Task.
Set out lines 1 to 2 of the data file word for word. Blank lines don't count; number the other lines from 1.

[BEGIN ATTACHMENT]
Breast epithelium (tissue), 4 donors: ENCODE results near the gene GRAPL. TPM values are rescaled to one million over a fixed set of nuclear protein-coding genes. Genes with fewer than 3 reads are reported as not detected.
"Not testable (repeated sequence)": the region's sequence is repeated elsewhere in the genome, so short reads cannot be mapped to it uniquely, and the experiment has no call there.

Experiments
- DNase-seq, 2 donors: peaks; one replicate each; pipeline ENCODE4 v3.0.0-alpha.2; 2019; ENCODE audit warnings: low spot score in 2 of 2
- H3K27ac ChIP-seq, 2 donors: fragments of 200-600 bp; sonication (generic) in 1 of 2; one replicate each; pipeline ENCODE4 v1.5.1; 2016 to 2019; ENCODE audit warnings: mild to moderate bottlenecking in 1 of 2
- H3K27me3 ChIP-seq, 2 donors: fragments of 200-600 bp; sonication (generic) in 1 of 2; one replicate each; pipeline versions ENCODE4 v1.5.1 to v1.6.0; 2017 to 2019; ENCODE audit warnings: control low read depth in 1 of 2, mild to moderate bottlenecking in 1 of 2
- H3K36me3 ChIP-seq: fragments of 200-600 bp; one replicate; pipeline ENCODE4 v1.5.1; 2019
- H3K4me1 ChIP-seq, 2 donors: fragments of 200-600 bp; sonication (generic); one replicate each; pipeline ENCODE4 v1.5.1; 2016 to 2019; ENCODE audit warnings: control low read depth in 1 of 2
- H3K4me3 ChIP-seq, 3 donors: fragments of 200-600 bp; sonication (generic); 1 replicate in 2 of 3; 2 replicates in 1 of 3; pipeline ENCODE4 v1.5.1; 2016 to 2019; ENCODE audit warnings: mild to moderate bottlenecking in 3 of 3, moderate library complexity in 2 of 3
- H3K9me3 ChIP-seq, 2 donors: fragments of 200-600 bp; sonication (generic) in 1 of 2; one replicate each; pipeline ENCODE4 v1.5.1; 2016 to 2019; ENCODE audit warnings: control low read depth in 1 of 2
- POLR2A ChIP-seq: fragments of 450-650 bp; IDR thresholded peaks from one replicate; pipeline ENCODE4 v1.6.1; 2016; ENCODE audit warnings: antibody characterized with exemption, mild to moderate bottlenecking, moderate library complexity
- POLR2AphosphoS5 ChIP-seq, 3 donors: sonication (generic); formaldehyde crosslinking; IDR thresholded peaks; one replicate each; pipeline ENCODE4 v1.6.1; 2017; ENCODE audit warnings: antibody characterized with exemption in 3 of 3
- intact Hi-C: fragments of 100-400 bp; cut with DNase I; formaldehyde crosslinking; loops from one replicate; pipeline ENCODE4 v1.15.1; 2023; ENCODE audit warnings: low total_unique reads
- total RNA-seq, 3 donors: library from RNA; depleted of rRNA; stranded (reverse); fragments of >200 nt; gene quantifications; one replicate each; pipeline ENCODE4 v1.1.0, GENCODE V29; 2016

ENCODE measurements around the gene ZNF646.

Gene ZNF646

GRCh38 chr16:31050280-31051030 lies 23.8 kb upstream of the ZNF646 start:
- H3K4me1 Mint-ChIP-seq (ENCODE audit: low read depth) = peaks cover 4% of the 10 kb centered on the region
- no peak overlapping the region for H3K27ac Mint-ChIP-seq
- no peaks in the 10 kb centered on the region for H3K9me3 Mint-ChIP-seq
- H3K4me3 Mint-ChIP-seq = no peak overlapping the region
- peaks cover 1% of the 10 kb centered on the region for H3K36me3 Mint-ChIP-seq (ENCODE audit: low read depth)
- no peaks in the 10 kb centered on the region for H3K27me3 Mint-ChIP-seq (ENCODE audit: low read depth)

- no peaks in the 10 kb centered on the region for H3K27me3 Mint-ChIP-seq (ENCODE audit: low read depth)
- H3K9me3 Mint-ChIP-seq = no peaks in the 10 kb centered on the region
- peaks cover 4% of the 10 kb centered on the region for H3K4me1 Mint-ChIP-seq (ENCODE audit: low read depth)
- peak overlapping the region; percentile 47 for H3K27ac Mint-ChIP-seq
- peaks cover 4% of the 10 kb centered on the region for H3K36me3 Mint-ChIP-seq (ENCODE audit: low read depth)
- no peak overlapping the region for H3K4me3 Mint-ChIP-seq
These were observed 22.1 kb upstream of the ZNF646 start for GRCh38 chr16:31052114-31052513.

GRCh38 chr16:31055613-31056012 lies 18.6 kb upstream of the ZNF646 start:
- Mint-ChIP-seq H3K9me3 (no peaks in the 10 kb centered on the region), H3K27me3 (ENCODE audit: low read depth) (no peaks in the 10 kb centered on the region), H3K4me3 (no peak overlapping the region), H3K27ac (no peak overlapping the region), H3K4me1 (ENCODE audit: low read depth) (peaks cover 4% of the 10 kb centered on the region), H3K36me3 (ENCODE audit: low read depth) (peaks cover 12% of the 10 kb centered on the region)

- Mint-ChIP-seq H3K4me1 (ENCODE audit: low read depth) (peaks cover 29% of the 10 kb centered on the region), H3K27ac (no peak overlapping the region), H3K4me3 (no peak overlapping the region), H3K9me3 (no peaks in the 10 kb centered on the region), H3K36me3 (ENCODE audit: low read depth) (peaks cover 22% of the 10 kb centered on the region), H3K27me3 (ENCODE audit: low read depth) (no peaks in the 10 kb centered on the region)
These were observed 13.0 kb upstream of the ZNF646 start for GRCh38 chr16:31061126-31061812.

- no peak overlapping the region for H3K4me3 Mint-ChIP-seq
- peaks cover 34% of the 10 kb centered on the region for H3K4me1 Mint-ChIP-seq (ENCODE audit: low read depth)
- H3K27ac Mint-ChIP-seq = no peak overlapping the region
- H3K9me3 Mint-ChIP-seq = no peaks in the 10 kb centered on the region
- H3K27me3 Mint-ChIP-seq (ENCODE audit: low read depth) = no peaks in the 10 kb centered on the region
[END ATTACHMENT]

Breast epithelium (tissue), 4 donors: ENCODE results near the gene GRAPL. TPM values are rescaled to one million over a fixed set of nuclear protein-coding genes. Genes with fewer than 3 reads are reported as not detected.
"Not testable (repeated sequence)": the region's sequence is repeated elsewhere in the genome, so short reads cannot be mapped to it uniquely, and the experiment has no call there.